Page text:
Steiner revision contradicts theme of POF in final paragraph

Submitted by Tom Last on Sun, 05/01/2011 - 12:30pm.

This is the first disturbing 1918 revision I have found in POF. In the last paragraph in the book (chapter 14) he says that moral activity arises when the community accepts the ethics from others: "and their acceptance in human communities." 

Is this to justify gurus bestowing their morality upon the rest of the ignorant community incapable of their own free morality? This contradicts the whole book in terms of emphasis. While it is true there are undeveloped people who need the guidance from others, but is this revision the result of the later Steiner haven taken on the Guru role in contradiction to his free individualist philosophy? (not to say he didn't need to become a Guru for the weak minded but this is an inappropriate addition if you view the book as carrying a philosophical artistic theme of free individuality.)

1894 POF, Hoernle translation
POF Chapter 14 [8] In respect of that part of his nature for which man is not able to win this freedom for himself, he forms a member within the organism of nature and of spirit. He lives, in this respect, by the imitation of others, or in obedience to their command. But ethical value belongs only to that part of his conduct which springs from his intuitions. This is his contribution to the already existing total of moral ideas. In such ethical intuitions all moral activity of men has its root. To put this differently: the moral life of humanity is the sum-total of the products of the moral imagination of free human individuals. This is Monism's confession of faith. Monism looks upon the history of the moral life, not as the education of the human race by a transcendent God, but as the gradual living out in practice of all concepts and ideas which spring from the moral imagination.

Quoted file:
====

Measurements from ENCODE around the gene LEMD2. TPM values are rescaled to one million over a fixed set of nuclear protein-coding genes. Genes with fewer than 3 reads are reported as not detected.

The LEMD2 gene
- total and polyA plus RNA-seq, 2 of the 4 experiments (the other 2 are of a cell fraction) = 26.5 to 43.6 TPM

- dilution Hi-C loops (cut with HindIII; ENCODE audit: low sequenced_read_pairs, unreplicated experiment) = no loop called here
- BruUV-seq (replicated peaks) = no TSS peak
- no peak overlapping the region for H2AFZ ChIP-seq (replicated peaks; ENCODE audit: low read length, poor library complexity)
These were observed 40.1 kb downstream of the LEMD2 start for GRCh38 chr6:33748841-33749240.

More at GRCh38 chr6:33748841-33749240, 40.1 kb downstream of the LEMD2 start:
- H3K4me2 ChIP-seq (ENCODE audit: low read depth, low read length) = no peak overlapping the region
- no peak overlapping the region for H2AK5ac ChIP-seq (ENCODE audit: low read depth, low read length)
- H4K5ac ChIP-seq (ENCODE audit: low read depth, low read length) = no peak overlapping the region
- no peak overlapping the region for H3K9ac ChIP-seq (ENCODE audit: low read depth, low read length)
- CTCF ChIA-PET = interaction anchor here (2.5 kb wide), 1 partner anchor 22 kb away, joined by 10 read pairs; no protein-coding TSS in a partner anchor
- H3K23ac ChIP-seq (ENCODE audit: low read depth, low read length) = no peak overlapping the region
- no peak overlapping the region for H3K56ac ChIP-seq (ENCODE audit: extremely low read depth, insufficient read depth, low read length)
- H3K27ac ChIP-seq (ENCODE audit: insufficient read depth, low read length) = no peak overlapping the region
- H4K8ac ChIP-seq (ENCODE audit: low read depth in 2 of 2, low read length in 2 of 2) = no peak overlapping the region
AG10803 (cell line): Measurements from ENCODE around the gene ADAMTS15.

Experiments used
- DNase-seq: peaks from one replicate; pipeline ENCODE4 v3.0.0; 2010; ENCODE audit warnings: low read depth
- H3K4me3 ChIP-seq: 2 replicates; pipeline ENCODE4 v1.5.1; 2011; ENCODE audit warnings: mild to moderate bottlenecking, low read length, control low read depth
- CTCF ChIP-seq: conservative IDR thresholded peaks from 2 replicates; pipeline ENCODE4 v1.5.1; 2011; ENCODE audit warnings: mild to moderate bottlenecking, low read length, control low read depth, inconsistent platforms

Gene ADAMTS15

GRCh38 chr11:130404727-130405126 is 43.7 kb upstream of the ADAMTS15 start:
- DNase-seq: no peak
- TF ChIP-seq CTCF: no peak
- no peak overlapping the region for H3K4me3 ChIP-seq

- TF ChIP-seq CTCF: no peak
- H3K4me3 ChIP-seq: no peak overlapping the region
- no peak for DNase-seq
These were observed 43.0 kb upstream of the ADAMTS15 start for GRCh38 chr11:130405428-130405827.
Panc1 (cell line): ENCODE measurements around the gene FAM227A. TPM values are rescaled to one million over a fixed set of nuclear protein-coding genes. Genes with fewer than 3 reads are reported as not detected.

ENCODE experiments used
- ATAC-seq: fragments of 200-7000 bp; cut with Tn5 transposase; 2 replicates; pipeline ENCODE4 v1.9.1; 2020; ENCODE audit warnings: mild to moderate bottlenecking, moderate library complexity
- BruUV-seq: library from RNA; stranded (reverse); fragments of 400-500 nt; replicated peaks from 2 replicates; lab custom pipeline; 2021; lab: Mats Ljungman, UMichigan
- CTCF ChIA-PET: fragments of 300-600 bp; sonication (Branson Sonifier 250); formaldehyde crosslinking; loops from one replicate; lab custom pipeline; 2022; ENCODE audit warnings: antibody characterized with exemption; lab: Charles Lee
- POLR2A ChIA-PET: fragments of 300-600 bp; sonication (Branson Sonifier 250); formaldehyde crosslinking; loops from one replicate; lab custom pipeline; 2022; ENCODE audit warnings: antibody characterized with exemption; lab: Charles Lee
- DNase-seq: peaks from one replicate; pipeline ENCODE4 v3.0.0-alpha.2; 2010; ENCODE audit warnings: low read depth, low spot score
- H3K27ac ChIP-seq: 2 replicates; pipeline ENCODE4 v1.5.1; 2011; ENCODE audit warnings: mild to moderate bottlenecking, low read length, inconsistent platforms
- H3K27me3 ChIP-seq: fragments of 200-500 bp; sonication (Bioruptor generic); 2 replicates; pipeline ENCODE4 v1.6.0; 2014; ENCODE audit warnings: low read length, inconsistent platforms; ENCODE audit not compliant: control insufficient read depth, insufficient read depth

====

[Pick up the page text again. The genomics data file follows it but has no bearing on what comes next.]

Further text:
1918 revised POF, Lipson translation
[8] Our remaining part, where we have yet to win such freedom, still constitutes an element within the total organism of nature and mind. In this regard, we live as we see others live or as they command. Only the part of our action that springs from our intuitions has moral value in the true sense. And what we have in the way of moral instincts through inheritance of social instincts becomes something ethical through our taking it up into our intuitions. All the moral activity of humanity arises from individual ethical intuitions and their acceptance in human communities. We could also say that the ethical life of humanity is the sum total of what free human individuals have produced through their moral imagination. This is the conclusion reached by monism.